WOMEN IN POST SECONDARY EDUCATION |
Quite honoured to be nominated as a 2017 YWCA Woman of Distinction in Education, Training and Development.
Lindagene Coyle is passionate about improving access to education and employment for women and minorities. She is a founding member of Women in Post-Secondary Education in British Columbia, an organization which continues to support and promote women's leadership in post-secondary institutions. She also developed and delivered Kwantlen University's Employment and Educational Access for Women program, which supports women to enter non-traditional occupations. Always a driving force for change, Lindagene encourages people to treat barriers as opportunities. She is District Governor-Elect of District 5050 at Rotary International, and Vice President Emerita at Kwantlen Polytechnic University. Lindagene continues to serve communities as an educator and trainer, specializing in anti-sexism, anti-racism and workplace equality.
December 6 marks the anniversary of the Montreal Massacre, when 14 women students were killed at l'École Polytechnique de Montréal simply because they were women. This day of remembrance also reminds us that violence against women continues in Canada and around the world. Countless women have been and are currently victims of gender-based violence; it's a global issue
WHAT WE KNOW ABOUT GENDERED VIOLENCE
Perhaps nowhere else does the need for social justice, for gender equity, in Canada become more clear than in the area of violence, particularly sexual violence. According to Maire Sinha, in Measuring violence against women: Statistical trends, a 2013 report from the Canadian Centre for Justice Statistics,
Violence against women in Canada is a serious, pervasive problem that crosses every social boundary and affects communities across the country. It remains a significant barrier to women's equality and has devastating impacts on the lives of women, children, families and Canadian society as a whole. (http://www.statcan. gc.ca/pub/85-002-x/2013001/article/11766-eng.pdf)
Violence against women is real and everywhere around us, from the walkways and parking lots of UBC to the streets of Greater Vancouver and to many of our own homes. According to Sinha,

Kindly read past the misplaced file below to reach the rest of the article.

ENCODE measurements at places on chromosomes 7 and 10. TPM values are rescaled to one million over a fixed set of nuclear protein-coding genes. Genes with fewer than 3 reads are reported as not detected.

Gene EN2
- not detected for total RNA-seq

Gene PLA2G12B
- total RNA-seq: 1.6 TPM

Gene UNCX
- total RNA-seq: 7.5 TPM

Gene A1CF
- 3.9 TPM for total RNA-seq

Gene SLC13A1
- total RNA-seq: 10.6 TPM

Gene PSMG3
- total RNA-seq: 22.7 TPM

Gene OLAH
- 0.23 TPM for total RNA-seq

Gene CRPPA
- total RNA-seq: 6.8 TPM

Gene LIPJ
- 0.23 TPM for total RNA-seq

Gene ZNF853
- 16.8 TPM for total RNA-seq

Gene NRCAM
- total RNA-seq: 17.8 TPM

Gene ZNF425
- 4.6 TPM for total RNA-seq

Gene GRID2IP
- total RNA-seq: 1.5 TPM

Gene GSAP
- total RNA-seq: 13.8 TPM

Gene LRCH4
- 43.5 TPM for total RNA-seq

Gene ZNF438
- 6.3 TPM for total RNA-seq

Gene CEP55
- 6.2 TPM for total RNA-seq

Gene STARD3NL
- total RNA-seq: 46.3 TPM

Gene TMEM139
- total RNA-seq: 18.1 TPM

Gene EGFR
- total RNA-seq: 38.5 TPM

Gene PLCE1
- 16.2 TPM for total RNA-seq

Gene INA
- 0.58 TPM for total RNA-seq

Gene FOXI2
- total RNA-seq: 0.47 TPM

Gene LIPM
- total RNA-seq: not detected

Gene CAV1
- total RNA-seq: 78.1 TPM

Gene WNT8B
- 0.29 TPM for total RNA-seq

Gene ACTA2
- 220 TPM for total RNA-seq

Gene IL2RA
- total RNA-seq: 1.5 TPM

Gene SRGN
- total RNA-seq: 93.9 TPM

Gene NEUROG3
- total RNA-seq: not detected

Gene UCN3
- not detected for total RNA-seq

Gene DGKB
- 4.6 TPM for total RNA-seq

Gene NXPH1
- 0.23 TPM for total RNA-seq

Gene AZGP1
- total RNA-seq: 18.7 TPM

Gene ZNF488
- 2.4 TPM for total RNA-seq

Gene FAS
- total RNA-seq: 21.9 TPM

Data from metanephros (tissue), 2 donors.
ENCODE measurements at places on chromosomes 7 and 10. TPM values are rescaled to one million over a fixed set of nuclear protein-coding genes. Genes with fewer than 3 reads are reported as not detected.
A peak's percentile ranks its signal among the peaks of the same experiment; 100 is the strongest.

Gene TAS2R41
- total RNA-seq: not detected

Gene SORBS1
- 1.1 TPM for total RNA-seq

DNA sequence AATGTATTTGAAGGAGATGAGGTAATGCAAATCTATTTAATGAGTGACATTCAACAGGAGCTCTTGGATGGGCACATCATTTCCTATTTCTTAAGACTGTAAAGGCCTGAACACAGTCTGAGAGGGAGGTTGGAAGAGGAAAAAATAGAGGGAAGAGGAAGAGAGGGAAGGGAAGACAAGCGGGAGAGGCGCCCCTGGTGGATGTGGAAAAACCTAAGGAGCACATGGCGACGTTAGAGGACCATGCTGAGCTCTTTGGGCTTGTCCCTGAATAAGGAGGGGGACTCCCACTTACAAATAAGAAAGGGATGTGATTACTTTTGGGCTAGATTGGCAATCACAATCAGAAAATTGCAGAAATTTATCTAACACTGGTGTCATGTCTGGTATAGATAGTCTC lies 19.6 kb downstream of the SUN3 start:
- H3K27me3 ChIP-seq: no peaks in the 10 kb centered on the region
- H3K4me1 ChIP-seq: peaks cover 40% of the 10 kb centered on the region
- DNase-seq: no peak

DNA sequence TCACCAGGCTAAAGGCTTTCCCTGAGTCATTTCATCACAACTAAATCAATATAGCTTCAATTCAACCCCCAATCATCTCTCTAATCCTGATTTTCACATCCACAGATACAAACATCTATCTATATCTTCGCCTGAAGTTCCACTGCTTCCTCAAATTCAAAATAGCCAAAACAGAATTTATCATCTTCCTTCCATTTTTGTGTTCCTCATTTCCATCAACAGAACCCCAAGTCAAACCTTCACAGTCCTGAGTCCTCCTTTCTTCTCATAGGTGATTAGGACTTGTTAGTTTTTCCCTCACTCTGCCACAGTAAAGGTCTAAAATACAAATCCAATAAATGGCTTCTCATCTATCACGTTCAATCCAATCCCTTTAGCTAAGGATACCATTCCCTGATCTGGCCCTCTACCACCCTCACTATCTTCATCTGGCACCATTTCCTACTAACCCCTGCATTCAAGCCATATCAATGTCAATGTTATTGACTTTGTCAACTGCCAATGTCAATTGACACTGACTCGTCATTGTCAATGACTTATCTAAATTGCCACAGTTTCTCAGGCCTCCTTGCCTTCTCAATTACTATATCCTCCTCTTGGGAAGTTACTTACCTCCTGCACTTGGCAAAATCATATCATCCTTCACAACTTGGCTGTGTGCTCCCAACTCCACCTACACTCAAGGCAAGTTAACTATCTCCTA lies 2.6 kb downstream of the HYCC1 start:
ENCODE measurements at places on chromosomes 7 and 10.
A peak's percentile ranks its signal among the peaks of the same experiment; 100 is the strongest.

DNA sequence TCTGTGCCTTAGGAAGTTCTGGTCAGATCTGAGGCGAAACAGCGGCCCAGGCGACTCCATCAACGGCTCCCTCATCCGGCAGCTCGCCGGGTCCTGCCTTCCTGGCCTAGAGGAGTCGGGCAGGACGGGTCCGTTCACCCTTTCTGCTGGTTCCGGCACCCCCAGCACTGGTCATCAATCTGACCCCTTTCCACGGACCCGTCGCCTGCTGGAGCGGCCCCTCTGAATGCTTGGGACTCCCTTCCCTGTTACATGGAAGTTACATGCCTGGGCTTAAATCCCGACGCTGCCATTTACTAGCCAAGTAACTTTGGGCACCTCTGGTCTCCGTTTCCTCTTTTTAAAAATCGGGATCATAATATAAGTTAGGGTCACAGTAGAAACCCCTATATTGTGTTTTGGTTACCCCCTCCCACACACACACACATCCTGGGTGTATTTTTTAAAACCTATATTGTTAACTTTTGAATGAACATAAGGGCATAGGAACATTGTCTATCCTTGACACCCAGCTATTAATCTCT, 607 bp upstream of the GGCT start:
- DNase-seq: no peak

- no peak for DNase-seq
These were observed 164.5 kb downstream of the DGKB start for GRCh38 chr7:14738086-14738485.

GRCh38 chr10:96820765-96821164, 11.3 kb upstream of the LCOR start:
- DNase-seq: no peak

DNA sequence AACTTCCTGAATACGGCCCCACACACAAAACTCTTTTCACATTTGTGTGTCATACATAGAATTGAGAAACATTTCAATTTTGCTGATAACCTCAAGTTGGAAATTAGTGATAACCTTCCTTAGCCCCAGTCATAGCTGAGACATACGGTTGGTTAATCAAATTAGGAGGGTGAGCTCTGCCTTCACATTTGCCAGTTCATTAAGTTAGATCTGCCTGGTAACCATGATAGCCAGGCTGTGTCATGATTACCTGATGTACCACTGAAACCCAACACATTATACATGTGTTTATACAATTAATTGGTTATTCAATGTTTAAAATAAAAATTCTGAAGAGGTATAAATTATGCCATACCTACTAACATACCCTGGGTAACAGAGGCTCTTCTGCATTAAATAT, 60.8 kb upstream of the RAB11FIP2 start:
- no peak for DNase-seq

Women were eleven times more likely than men to be a victim of sexual offences and
three times as likely to be the victim of criminal harassment (stalking).
Overall, men were responsible for 83% of police-reported violence committed against women. Most commonly, the accused was the woman's intimate partner (includes both spousal and dating) (45%), followed by acquaintances or friends (27%), strangers (16%) and non-spousal family members (12%). (http://www.statcan. gc.ca/pub/85-002-x/2013001/article/11766-eng.pdf)
POSITIVE ACTION IN OUR CLASSROOMS
These are horrendous statistics. They spell out a systemic problem: gender based violence almost certainly caused, at least in part, by gender based conditioning. This week leading up
to December 6th affords an excellent opportunity for faculty to use resources from the library and elsewhere in classrooms to encourage students to look at gender based violence and become more aware of the statistics and causes surrounding it.
KFA Status of Women
- One film to consider using in your classroom is Tough Guise: Violence, Media and the Crisis in Masculinity by Jonathan Katz. In it, Katz examines the definition of masculinity as a social construct of media which emphasizes a male role of being tough, muscular, and intimidating. The film is in our library but is also available at http://topdocumentaryfilms.com/tough-guise/, and there are also short but pertinent clips on YouTube.
- There are also many other resources available to you in our libraries or online that can be used in the classroom to encourage discussion and to inform. We urge you to access and use them.